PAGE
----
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Two reasons Oakland hopes to snare the Eagles

The next time someone tells you the Oakland Raiders can't possibly beat the Philadelphia Eagles in Sunday's Super Bowl in New Orleans, refer him to Ted Hendricks and Lester Hayes, the Raiders' twin "ministers of defense."

Oakland's ability all year to stop the offense in key situations is what has the Raiders playing championship football. And if they should upset the Eagles, who are favorites in most quarters, this is probably going to be the reason.

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Meeting Hendricks, a 6 ft. 7 in. line- backer who weighs 225 pounds and sometimes wears an old German war helmet to practice, rates right alongside having a date with Lucrezia Borgia. The man whose lanky frame and ferocious play earned him the nickname "the Mad Stork" in his younger days is definitely the aggressor in interviews, although he does allow you the privilege of asking the first question.

Hayes, a cornerback who is several inches shorter and considerably lighter, somehow seems more gentle -- although he sure wasn't while intercepting opposing quarterbacks 13 times during the regular season. Anything thrown to a wide receiver in Lester's territory generally either gets battled away or winds up with Hayes's fingerprints on it.

Basically the principles of Oakland's defense are no different from those of most National Football League teams -- stop the long bomb; turn the run inside; try to put extra pressure on the quarterback in third down situations.

"If you want to know the truth, I stopped trying to read where the offense might attack a long time ago," Hendricks explained after Oakland had defeated San Diego in the American Conference championship game to earn its Super Bowl berth. "I figured there has to be a better way, and there is.

"If a linebacker stays put and doesn't move around, then somebody on the offensive line is going to be able to concentrate on him and pick him up," Ted continued. "But if he's moving, he upsets that concentration and maybe he'll even find a slice of daylight in the offensive line that he can use to his advantage."

Hendricks, partly because of his height but more often because of his instincts, is the best player a team could possibly have for defense when the opposition is in a kicking situation. During his 12 years in the NFL, Ted has blocked a record 19 punts, field goals, and extra point attempts. He also has 23 career interceptions, nine fumble recoveries, two touchdowns on blocked punts , and two safeties.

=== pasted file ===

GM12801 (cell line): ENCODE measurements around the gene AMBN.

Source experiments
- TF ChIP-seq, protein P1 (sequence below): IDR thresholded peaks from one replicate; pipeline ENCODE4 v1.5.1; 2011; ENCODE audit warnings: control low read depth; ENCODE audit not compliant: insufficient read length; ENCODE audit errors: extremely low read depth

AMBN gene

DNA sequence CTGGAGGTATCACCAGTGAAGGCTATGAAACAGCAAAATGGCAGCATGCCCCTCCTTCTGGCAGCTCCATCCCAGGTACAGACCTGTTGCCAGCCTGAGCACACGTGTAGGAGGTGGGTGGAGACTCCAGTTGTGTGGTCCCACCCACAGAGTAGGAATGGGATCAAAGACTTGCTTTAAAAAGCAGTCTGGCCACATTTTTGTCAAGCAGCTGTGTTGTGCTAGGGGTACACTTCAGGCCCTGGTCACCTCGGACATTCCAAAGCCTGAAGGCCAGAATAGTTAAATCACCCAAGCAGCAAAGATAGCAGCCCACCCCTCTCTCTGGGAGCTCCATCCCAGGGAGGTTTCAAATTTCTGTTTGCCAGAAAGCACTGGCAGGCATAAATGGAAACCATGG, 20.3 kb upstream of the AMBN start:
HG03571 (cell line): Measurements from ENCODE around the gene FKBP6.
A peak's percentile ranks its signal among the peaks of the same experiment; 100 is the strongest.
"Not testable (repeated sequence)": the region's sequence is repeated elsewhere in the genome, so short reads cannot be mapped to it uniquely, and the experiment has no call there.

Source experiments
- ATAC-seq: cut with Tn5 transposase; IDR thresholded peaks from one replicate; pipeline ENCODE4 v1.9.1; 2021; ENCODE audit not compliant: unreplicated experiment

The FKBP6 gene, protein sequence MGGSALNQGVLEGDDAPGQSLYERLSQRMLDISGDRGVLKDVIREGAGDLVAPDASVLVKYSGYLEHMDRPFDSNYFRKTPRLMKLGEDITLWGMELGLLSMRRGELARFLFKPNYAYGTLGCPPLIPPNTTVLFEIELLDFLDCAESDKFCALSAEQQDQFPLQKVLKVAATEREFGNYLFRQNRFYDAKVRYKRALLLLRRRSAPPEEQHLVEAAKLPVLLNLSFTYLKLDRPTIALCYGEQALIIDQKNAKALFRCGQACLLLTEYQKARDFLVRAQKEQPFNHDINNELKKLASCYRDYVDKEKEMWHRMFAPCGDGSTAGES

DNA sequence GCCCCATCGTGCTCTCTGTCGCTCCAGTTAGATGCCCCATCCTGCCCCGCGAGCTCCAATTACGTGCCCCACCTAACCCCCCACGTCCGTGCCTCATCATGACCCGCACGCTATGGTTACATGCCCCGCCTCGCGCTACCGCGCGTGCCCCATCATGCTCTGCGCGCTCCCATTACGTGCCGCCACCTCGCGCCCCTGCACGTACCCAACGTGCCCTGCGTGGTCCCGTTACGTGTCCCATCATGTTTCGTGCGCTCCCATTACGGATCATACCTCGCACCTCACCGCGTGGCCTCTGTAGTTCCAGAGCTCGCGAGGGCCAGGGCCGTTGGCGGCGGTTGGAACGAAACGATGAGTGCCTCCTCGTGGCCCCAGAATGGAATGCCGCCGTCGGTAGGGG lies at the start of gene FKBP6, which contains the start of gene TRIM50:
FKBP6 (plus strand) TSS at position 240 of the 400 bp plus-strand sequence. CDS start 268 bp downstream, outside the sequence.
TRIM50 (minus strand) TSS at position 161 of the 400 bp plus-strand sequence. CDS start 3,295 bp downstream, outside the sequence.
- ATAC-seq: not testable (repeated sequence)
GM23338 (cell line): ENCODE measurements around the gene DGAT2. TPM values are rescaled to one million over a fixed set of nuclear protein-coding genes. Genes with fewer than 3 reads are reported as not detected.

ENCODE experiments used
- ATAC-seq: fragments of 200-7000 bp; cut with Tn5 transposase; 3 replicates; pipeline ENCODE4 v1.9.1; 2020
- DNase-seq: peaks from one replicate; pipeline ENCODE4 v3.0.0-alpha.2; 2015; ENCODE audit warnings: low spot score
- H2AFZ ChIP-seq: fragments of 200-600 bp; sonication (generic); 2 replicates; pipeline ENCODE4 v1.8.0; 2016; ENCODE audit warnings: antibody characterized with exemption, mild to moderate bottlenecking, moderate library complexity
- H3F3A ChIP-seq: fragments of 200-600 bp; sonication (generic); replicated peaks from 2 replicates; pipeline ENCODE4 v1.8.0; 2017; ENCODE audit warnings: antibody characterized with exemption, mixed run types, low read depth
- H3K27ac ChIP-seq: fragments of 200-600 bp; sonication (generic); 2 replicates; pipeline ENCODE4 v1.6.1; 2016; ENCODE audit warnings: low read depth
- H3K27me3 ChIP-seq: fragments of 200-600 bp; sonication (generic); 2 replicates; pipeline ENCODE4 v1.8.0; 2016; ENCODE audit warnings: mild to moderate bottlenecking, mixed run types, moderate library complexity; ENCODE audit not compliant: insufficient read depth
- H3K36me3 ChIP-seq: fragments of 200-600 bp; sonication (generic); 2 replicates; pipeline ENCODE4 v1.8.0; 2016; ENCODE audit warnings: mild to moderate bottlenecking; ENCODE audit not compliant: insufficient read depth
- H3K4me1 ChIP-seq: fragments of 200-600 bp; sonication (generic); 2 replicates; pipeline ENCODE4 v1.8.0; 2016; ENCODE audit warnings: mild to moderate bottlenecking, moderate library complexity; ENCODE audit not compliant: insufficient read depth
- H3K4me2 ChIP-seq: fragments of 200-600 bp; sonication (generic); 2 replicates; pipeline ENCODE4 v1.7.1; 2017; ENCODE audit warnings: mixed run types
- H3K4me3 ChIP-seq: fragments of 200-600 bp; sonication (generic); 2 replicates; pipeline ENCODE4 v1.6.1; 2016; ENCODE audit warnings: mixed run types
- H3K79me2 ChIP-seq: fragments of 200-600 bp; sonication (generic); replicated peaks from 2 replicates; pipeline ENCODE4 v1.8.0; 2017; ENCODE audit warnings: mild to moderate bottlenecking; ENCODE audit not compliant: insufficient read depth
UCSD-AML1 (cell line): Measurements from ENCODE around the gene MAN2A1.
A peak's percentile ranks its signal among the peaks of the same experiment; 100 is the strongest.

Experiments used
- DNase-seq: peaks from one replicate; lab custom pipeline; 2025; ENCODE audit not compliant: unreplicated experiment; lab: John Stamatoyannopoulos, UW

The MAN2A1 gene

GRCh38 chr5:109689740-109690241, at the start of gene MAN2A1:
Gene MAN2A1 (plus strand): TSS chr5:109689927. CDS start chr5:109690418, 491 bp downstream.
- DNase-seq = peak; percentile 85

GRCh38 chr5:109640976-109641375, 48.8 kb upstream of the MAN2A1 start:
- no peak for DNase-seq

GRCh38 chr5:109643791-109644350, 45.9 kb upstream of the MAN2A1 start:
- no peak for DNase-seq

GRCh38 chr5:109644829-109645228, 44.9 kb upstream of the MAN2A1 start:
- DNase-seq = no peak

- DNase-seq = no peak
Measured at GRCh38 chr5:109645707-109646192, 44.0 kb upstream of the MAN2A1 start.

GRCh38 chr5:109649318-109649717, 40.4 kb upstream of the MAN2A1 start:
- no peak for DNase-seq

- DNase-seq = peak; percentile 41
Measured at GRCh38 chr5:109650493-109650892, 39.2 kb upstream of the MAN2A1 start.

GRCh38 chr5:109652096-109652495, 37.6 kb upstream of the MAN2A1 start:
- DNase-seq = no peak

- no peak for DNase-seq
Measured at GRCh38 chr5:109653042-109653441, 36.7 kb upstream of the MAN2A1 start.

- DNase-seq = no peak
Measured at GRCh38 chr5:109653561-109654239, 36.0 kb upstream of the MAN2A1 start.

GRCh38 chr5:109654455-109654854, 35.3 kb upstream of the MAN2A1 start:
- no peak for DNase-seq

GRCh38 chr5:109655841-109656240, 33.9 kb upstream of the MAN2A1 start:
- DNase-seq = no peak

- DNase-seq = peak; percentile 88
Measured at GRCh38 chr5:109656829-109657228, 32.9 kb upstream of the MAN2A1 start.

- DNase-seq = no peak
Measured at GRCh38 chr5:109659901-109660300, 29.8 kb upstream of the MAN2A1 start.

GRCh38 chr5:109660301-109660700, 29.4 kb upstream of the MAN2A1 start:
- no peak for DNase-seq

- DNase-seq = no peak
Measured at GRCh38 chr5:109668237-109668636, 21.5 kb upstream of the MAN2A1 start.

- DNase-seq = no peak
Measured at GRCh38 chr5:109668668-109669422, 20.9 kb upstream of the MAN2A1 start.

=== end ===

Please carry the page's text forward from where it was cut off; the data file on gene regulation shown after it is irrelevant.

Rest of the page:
Hendrick's secret is that he is very good at hitting and sliding between offensive linemen, who, had they looked a moment before, would not have expected Ted to visit their neigbourhood. But once Hendricks does establish penetration, he uses his height, which is even more menacing with his hands extended, to reach up and either deflect or block the football.

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Hayes is also an opportunist whose one- on-one reactions probably are as good as any cornerback's in the league. In Oakland's playoff game against San Diego, John Jefferson, the man who is considered the Chargers' most dangerous receiver, caught only one pass in Lester's territory.

Charger quarterback Dan Fouts threw once to Jefferson for 17 yards, had another pass intended for John intercepted by Lester and returned 16 yards, and threw three others that were incomplete. There is no truth, however, to the rumor that Jefferson was looking for Hayes in his jersey after the game.

Hayes, a member of the Texas A&M varsity for four years, was originally a linebacker who didn't get switched to defensive cornerback until his junior year. It was a move that Lester thorougly agreed with, and one via which the Texas state 220-yard dash champion could put his speed to better use.

When the NFL held its annual college player draft in 1977, Hayes told friends not to call him, as he wanted to clear the phone line for whatever pro team might want to get in touch with him.

He expected to go in the first or second round, but the league was in its fifth round before Hayes finally got a call. In fact, 14 defensive backs had been picked ahead of him, possibly because he is somewhat less than the six footer the Raiders make him in their press guide.

What a lot of people probably don't know about Lester is that he actually intercepted 17 passes during the 1980 season, but lost credit for four of them because of off-sides penalties against Oakland.

Hayes has also been seen jumping high enough in the Raider locker room to touch a 12-foot-high air conditioning duct that runs along the ceiling. Probably the only thing faster over 40 yards in Oakland these days is Lester's silver and black Mercedes.

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